After former White House lead attorney John Dowd was pushed out for insisting that President Trump agree to an in-person interview with Special Counsel Robert Mueller, Rudy Giuliani, the newest member of Trump's legal team and also now apparently the de facto leader, has reportedly met with Mueller to begin negotiating the terms of a Trump meeting, the Washington Post reported Wednesday.
The irony in Giuliani meeting with Mueller is that Giuliani once served as the US attorney for the Southern District of New York - the same office that is investigating Trump lawyer Michael Cohen.
The meeting is also surprising for another reason: Until recently, it had appeared as if Trump would ultimately decline to sit for an interview with Mueller. Furthermore, rumors recently circulated that Mueller and his team were preparing a path forward that didn't involve a presidential interview.
But all that has changed, apparently.
During their meeting, Giuliani reportedly sought to wrestle some information out of Mueller about the probe and how much longer it could reasonably be expected to continue. It has previously been reported that Mueller could conclude the probe within a few months of an interview with Trump, and that a presidential interview was the special counsel's last major remaining obstacle. Mueller also reportedly told Giuliani that his questions would mostly pertain to the transition and Trump's first months in office.
The face-to-face discussions illustrated how Giuliani is functioning as Trump’s chief liaison and lead negotiator with the special counsel. The meeting renewed talks that had largely faltered since the resignation last month of John Dowd, a veteran lawyer who was serving as Trump’s lead outside attorney on the investigation.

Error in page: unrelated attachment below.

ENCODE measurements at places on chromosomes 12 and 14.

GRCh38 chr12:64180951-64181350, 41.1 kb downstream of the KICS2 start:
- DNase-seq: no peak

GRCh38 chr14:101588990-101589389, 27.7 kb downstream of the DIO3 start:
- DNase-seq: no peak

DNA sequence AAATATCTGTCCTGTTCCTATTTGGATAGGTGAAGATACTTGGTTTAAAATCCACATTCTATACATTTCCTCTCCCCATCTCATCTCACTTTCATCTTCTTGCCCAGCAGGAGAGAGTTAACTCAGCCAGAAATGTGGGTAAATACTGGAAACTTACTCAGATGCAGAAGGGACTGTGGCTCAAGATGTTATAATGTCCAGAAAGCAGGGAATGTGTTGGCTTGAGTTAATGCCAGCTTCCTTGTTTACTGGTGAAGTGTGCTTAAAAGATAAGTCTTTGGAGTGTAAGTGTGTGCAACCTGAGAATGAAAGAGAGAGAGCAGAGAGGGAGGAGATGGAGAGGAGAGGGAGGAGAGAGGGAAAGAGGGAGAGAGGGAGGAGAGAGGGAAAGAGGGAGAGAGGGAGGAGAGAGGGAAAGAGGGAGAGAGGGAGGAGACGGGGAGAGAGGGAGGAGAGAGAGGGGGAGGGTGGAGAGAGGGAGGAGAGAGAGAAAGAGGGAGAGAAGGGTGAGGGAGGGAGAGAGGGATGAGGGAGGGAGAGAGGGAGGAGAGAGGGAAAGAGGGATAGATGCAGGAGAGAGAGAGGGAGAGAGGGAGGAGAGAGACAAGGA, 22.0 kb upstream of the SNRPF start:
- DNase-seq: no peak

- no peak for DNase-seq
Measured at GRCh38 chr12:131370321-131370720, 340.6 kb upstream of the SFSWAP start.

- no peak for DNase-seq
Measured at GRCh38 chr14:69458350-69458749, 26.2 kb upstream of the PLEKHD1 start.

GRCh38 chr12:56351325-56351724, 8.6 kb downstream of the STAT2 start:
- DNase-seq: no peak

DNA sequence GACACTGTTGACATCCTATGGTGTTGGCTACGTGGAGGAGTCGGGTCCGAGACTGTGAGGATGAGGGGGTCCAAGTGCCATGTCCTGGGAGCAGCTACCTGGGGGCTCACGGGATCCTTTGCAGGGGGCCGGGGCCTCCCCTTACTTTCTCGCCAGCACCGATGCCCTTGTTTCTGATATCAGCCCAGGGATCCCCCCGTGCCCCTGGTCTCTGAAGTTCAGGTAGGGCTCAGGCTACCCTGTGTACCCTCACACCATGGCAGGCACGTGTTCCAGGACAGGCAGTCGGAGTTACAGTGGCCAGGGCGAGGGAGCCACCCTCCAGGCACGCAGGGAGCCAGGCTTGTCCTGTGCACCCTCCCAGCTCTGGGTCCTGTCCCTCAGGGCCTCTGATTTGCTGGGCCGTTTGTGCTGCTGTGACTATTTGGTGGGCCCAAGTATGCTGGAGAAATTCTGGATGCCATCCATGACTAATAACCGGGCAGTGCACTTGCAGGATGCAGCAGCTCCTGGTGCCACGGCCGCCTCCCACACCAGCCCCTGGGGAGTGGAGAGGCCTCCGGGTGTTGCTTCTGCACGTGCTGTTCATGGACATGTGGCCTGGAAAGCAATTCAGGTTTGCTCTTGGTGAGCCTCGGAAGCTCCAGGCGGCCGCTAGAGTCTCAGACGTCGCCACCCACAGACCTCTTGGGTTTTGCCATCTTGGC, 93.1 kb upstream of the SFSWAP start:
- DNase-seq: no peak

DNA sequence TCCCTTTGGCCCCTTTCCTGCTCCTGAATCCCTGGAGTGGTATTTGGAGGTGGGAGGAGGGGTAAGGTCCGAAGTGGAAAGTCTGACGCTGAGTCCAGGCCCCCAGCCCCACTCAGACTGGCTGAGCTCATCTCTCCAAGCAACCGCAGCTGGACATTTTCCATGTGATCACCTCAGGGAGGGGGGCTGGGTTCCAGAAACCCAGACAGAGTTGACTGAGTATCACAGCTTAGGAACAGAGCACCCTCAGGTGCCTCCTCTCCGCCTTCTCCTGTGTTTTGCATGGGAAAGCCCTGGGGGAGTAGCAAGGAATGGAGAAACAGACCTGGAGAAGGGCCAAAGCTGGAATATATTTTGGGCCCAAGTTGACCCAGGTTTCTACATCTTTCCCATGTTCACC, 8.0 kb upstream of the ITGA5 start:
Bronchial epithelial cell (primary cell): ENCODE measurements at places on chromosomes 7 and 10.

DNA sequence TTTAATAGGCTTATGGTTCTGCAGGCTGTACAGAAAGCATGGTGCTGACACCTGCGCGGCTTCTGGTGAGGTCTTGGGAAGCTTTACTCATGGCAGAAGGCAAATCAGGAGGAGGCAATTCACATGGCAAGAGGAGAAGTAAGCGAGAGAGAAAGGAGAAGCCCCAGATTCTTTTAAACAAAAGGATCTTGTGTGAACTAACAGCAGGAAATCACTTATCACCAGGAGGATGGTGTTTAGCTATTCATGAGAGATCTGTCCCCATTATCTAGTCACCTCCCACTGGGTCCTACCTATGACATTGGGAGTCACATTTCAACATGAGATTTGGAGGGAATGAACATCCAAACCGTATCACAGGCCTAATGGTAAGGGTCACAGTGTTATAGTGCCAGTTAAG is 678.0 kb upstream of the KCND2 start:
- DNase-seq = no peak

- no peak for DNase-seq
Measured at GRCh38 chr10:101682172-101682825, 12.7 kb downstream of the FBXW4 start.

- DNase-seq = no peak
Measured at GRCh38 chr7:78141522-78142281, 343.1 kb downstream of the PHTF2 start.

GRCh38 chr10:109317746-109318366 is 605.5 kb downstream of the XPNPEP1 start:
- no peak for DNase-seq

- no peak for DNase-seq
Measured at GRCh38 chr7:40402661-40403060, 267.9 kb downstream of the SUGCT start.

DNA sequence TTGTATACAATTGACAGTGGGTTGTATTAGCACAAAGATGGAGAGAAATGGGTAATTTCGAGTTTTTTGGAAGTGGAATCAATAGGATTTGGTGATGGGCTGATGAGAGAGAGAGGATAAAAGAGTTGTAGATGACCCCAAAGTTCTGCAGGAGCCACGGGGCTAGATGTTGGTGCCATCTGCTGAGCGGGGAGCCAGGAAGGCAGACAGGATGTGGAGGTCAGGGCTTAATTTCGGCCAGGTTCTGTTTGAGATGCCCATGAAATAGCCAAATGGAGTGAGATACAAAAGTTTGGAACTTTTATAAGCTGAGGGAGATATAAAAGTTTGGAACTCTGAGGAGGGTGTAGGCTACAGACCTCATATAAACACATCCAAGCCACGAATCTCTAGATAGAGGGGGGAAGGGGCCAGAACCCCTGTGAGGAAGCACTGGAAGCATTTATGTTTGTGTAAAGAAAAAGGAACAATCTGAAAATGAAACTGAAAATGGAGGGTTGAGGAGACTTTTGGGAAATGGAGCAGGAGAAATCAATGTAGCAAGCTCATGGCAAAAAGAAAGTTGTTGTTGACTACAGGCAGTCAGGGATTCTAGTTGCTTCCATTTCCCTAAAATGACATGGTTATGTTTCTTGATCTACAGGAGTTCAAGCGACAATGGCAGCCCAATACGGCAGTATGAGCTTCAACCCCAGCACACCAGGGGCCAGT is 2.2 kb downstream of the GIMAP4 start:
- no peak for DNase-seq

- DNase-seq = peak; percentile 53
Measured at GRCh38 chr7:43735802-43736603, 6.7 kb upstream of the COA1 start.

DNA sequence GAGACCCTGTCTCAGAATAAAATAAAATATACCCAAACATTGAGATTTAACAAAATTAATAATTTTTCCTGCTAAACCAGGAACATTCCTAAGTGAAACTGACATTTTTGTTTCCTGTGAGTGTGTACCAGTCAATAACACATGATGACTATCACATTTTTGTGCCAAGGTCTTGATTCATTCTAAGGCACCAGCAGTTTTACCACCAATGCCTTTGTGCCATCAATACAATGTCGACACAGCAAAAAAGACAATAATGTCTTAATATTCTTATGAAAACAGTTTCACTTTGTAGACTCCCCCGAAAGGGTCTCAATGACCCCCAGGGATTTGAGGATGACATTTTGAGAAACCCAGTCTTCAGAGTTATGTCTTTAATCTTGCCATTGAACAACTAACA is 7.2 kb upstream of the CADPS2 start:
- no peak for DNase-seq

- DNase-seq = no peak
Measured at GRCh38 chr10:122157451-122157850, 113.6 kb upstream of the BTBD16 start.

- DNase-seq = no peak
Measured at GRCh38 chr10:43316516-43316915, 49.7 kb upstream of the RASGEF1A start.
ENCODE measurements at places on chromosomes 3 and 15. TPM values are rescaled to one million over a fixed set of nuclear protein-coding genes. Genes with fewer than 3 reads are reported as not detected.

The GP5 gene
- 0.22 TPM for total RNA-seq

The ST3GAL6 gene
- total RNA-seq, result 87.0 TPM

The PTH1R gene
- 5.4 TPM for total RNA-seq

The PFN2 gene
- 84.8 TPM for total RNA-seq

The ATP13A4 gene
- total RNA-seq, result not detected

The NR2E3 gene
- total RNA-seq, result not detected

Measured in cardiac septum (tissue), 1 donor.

"I’m doing it because I hope we can negotiate an end to this for the good of the country and because I have high regard for the president and for Bob Mueller," Giuliani said in an interview with The Washington Post last week.
Trump said in a statement last week that Giuliani "wants to get this matter quickly resolved."
Of course, Giuliani is a particularly suitable lead attorney - and it's somewhat surprising that he is only just joining the Trump team - thanks to his longstanding friendship with Mueller.
Giuliani, 73, a former New York mayor and U.S. attorney, has known Mueller for decades through their work in federal law enforcement. Both men were joined by members of their teams in the Tuesday sit-down meeting at Mueller’s office in southwest Washington.
During their first meeting, the former New York mayor reportedly made it clear to Mueller that Trump is still feeling reluctant - a position that's hardened since the FBI raid on Cohen's home, hotel room and office. And while an interview now appears more likely, Trump could still pull out at the last minute and risk a subpoena from Mueller. If a subpoena is issued, it could trigger a legal battle that would likely require the Supreme Court to weigh in.
But maybe all that can be avoided.
Compared to some of the other characters on the Trump legal team, Giuliani actually seems like the adult in the room. But is it also possible that Mueller knows Giuliani well enough to know that the former New York City mayor can be, at times, too trusting? In other words, just because Giuliani seems like he has a steady hand on the wheel, doesn't mean he can prevent Trump from walking into a perjury trap.